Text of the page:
Higher Education Feels the Pinch State Budget Deficits, Population Growth Force Schools to Study Limiting Enrollment
Daniel B. Wood, writer of The Christian Science Monitor, The Christian Science Monitor
STUNG by recession and a decade of declining federal presence in health, education, and welfare, America's institutions of higher learning are rethinking for the long term:
*In California, the guarantee of a place in public college, university, or community college for every qualified Californian - the foundation of the state's 1960 Master Plan for Higher Education - is on the table for reconsideration.
Hit by soaring enrollment and dwindling budgets, presidents of the nine-campus University of California (UC) system, the 20-campus California State system, and the 107-campus community college network say they cannot accommodate all eligible students, as the plan mandates.
*In Texas, the Texas Higher Education Coordinating Board - faced with the highest enrollment in state history - last week began appointing representatives from colleges statewide to consider ways of capping attendance.
Faced with fewer dollars and 130,000 more students than in 1985, the new task force will analyze how to consolidate programs, focus on individual campus strengths, and eliminate overlapping course work.
*At the Universities of Michigan, Iowa, and Colorado, cutbacks in state funding this month have goaded long-term moves to reduce course offerings, lay off faculty, increase student fees, or cut programs.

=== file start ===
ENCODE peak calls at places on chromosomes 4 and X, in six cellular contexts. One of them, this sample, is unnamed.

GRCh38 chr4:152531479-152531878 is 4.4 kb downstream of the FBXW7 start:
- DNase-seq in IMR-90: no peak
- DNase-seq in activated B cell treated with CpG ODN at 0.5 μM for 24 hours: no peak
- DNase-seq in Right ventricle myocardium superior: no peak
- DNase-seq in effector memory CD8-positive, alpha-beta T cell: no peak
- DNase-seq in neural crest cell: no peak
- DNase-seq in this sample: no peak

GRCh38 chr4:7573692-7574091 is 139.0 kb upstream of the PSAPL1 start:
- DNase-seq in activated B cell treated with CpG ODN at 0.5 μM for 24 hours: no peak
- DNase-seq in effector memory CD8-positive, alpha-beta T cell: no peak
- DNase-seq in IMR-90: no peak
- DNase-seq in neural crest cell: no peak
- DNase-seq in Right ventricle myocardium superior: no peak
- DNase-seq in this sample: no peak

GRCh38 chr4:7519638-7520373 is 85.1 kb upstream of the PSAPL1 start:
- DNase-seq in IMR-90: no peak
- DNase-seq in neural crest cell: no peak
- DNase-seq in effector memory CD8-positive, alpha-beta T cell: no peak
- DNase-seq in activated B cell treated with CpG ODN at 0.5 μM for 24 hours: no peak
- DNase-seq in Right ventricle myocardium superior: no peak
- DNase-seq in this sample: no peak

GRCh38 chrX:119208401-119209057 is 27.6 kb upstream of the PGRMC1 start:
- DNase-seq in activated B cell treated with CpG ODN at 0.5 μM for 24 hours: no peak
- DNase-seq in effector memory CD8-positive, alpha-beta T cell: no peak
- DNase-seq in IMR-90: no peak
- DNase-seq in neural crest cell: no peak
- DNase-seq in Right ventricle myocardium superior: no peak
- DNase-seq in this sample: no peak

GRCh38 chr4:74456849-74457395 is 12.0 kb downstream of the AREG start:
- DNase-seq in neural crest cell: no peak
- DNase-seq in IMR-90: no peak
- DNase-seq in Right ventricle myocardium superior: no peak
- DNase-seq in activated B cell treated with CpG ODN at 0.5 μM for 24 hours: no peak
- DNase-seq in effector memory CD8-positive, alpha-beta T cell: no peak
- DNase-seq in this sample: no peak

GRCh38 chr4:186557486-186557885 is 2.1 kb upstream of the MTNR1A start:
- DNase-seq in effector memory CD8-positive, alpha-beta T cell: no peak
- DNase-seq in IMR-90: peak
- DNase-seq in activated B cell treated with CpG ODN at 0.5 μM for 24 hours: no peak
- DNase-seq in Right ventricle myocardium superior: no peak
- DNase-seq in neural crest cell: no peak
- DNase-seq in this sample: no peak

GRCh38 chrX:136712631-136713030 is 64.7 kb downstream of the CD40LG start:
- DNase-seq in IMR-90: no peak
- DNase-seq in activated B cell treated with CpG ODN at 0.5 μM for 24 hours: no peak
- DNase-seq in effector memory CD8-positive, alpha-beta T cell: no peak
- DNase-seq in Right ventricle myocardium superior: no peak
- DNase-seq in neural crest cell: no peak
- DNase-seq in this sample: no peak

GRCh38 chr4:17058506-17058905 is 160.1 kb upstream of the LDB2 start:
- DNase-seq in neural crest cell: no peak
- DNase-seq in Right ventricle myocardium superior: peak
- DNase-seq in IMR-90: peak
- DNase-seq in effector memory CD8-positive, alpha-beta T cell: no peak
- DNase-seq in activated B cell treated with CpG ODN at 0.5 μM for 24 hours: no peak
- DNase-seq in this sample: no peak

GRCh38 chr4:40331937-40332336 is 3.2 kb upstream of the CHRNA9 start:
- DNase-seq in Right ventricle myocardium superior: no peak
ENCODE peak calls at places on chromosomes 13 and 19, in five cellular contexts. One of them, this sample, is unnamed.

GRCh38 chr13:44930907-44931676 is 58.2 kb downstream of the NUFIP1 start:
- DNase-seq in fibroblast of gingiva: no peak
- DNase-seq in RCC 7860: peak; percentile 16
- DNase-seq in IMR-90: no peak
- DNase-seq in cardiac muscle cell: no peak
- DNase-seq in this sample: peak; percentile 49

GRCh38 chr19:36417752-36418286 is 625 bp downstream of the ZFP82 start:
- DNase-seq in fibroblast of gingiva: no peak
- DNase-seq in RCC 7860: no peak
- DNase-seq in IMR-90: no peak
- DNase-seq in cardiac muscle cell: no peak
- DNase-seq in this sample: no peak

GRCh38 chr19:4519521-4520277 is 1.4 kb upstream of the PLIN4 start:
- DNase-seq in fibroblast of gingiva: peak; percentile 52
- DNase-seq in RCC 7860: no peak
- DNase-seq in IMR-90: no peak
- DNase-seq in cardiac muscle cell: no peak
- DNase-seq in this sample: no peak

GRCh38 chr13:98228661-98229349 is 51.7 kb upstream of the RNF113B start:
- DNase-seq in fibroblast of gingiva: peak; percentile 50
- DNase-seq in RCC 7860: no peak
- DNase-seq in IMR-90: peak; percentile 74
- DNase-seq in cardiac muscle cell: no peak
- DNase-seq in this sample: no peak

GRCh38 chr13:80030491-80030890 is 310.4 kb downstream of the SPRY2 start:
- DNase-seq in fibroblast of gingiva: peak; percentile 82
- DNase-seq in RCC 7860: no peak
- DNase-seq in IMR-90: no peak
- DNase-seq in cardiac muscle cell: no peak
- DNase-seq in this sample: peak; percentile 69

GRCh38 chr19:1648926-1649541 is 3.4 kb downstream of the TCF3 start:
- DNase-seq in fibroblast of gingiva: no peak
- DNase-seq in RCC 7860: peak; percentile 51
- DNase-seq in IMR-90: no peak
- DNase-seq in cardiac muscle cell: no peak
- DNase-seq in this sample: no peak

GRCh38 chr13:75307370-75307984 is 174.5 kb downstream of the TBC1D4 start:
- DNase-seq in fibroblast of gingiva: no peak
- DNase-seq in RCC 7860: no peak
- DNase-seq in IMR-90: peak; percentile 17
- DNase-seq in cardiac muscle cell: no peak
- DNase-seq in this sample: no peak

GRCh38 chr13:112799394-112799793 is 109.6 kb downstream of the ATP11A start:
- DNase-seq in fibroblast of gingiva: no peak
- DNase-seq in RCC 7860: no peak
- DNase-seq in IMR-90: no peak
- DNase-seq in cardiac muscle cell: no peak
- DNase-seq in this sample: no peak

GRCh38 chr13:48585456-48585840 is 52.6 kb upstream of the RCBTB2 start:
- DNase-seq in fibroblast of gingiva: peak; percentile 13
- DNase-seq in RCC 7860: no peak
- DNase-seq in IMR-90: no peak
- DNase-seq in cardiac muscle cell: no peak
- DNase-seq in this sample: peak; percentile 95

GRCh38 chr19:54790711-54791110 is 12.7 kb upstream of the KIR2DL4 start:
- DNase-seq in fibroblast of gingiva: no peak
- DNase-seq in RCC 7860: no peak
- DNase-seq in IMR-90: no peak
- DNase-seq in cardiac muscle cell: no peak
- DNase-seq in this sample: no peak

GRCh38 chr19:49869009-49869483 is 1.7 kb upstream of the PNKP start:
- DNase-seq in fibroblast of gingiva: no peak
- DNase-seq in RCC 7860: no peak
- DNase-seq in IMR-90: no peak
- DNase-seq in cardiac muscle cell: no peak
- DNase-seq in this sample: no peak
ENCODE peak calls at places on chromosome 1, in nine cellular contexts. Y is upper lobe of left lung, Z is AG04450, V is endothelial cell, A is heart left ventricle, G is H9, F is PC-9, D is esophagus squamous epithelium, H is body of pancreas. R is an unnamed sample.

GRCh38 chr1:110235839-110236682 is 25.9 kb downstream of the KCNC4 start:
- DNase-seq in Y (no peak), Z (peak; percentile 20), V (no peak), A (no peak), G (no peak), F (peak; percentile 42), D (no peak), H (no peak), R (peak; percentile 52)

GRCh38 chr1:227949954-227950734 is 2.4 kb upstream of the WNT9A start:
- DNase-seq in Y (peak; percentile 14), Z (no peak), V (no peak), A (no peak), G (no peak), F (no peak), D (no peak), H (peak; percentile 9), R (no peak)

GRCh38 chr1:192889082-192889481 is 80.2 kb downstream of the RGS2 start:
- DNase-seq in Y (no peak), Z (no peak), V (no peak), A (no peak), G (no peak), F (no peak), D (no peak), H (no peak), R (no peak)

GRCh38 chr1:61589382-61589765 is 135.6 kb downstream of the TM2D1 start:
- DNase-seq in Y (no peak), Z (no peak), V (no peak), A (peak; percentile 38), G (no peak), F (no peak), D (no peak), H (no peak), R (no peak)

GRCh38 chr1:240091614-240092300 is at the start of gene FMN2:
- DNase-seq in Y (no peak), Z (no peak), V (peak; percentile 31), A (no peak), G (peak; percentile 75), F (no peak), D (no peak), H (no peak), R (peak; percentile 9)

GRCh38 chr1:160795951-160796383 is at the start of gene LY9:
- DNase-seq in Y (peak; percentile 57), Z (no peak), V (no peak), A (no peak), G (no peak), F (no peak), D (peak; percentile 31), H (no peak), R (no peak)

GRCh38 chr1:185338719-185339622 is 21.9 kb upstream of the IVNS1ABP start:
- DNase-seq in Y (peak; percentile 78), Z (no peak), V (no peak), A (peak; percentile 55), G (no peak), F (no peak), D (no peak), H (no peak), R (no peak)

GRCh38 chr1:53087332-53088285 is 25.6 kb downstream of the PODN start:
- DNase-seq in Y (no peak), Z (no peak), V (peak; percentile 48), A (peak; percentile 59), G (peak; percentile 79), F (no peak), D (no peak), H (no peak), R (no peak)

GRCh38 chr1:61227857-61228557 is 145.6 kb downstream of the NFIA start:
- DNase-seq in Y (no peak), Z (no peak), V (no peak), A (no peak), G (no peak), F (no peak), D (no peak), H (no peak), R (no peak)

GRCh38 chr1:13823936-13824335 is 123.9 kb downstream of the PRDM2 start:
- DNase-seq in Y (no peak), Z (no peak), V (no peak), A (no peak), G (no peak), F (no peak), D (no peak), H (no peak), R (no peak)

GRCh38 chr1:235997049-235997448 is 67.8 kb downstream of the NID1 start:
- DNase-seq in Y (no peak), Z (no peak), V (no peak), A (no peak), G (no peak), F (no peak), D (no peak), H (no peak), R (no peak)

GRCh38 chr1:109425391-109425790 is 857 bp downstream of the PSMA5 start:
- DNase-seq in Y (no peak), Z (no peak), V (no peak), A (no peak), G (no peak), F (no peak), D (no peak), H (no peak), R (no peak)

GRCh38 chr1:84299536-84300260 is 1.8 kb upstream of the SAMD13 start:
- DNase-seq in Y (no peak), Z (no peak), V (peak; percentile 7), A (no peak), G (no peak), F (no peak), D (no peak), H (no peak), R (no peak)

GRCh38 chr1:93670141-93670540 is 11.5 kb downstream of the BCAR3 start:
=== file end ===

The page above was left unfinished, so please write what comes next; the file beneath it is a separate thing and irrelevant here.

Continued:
Michigan's Provost's Advisory Committee on Excellence has asked the university's world-renowned medical school to trim its budget 25 percent over four years.
"There are so many other claimants on state monies that universities are just not getting what they've been used to," says Robert Clodius, president of the National Association of State Universities and Land Grant Colleges. "The result is a protracted cutting back."
"Throw a dart at a map of the US and you find the same problems in every state, public and private institution alike," adds Robert Rosenzweig, president of the Association of American Universities.
Besides Texas, California, and Florida - where burgeoning immigration exacerbates the complexities of equal access for minorities - states worst hit are Massachusetts, Connecticut, New York, Virginia, and Oregon.
Though enrollment pressures are greater in the West than the East, observers note that estimated student population increases for 1993 and 1996 will similarly pinch every institution in the country.
"The level of spending that all US institutions enjoyed in the '80s simply cannot be maintained," says Yale spokeswoman Martha Matzke. "This is the beginning of a long-term retrenchment. …